It was about 40 years ago that the beef industry was introduced to the Expected Progeny Difference (EPD). In the early days, data were limited and based on comparisons with a few reference sires used in designed programs. There has been much progress in the methods used to calculate EPDs, and today most breed associations provide EPDs on all animals in the breed. After 40 years, there is still confusion over how to use these tools.
ANNUAL FOOD PLOTS PROVIDE NUTRITIONAL BENEFITS
When planting wildlife food plots, which is better: annuals or perennials? Ideally, you should have different plots designated for both cool- and warm-season annuals, as well as perennials.
PLAN VACCINATION PROGRAM BEFORE BREEDING SEASON
Some diseases affect reproduction, in bulls as well as in cows. It's best to try to prevent these diseases by making sure the cows and bulls have adequate immunity before breeding season.
18TH HERDBUILDER REPLACEMENT FEMALE SALE AVERAGES $2,086
The 18th Annual Herdbuilder Replacement Female Sale was held August 26th at Alabama Livestock Auction in Uniontown, Ala.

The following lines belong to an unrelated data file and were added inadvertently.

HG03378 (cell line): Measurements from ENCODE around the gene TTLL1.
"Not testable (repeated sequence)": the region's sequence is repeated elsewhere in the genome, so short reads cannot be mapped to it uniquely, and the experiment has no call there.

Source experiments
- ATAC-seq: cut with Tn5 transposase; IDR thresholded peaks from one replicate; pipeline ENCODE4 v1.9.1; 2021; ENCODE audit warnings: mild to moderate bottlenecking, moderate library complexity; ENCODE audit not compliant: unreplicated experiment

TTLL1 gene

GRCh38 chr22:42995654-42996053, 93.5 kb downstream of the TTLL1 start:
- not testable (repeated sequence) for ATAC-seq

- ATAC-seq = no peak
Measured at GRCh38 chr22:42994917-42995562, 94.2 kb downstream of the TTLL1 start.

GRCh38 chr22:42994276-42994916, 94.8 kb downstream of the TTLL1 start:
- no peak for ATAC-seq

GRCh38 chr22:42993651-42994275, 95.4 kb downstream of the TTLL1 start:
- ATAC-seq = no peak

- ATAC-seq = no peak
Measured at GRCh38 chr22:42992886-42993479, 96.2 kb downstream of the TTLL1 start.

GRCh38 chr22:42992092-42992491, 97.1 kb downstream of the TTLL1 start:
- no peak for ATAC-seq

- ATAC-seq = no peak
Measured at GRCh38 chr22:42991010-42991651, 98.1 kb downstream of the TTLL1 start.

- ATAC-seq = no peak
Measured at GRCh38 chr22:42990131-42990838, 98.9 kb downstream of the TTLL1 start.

BREEDING SOUNDNESS EXAM CAN PREVENT FINANCIAL WRECK
The importance of a breeding soundness exam in herd bulls can prevent costly revenue losses, according to a Texas A&M AgriLife Extension Service economist.
S.E. BRANGUS FIELD DAY HELD IN GEORGIA
The International Brangus Breeders Association (IBBA) was represented by five staff members at the Southeastern Brangus Field Day, on Thursday, August 11 through Saturday, August 13, in Grantville, Georgia.
BLACK INK -- INDICATOR COWS
When you have just enough cows to name them all, it's easy to characterize them by appearance, temperament and some might even say personality. Kids like to find names to fit. Twister was one of ours 20 years ago, an outlier for poor docility that left no daughters in the herd.

These are a few of the topics being discussed on the Q&A Boards.
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Cattle pictures from this morning
by HDRider (Posted Sat, 24 Sep 2016 09:11:12 GMT+5)
Lazy M wrote:Black paint is almost 1/2 the price of white paint